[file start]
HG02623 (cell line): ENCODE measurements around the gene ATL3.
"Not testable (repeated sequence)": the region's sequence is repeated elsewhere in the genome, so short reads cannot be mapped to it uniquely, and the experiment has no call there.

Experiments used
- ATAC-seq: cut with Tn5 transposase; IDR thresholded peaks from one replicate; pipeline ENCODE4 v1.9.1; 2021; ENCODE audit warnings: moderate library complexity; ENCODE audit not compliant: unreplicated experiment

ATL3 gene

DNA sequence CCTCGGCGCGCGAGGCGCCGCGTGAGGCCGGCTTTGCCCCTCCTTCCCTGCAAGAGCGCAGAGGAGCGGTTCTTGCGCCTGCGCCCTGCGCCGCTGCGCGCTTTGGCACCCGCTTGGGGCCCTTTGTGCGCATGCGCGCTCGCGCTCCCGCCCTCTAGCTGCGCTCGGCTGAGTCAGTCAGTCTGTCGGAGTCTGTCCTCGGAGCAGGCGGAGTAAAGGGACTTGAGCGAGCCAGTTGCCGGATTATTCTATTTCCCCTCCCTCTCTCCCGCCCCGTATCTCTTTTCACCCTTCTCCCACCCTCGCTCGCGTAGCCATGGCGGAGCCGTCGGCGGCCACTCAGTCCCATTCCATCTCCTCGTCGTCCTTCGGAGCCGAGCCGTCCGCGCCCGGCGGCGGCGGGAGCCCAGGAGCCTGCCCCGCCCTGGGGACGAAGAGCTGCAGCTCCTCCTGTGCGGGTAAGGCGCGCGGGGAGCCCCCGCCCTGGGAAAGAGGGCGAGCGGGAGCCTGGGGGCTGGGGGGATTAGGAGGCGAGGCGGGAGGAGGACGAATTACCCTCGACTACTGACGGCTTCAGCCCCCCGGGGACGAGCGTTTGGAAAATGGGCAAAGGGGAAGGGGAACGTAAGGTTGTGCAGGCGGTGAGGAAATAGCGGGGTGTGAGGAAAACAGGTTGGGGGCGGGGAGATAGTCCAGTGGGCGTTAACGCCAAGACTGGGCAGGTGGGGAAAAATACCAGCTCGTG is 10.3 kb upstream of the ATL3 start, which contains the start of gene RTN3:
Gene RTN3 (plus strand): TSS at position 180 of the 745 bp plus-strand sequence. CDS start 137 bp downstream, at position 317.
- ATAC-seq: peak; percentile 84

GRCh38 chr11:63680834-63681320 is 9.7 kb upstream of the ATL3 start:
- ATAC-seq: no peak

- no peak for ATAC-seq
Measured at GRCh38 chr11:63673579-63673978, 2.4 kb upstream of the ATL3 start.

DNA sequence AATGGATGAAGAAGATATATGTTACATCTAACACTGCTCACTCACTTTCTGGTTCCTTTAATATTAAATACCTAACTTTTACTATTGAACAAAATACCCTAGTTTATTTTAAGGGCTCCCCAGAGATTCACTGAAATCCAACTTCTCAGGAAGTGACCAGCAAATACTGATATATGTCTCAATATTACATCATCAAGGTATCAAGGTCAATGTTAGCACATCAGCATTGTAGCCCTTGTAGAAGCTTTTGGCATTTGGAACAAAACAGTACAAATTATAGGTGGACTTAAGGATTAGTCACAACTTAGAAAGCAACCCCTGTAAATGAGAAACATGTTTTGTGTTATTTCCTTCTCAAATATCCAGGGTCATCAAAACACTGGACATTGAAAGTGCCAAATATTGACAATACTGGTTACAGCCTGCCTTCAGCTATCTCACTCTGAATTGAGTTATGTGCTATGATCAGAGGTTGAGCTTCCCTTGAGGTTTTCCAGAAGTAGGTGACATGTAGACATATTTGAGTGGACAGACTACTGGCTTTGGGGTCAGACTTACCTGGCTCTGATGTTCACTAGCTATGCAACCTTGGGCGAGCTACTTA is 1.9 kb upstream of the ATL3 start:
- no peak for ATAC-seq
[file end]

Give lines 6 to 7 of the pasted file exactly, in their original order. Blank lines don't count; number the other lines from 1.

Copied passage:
DNA sequence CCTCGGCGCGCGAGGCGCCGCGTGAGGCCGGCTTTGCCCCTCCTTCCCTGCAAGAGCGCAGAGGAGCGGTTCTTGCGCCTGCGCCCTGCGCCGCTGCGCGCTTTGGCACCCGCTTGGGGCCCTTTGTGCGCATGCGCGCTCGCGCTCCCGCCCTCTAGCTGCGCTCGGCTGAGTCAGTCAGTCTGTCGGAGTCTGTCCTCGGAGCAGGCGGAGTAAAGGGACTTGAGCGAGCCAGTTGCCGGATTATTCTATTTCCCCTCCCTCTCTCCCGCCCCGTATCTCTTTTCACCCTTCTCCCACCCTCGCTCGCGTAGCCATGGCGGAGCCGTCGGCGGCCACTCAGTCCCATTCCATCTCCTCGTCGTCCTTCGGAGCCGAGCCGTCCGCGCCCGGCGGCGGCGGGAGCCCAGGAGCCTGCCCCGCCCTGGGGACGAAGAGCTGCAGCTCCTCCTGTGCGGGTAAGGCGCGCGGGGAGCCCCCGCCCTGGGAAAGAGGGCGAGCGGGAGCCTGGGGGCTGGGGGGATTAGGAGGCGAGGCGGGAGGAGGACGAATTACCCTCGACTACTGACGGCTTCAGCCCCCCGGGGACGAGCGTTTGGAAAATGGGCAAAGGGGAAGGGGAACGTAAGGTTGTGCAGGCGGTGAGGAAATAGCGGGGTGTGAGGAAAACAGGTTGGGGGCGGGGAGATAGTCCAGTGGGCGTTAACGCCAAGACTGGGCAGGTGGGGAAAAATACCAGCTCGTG is 10.3 kb upstream of the ATL3 start, which contains the start of gene RTN3:
Gene RTN3 (plus strand): TSS at position 180 of the 745 bp plus-strand sequence. CDS start 137 bp downstream, at position 317.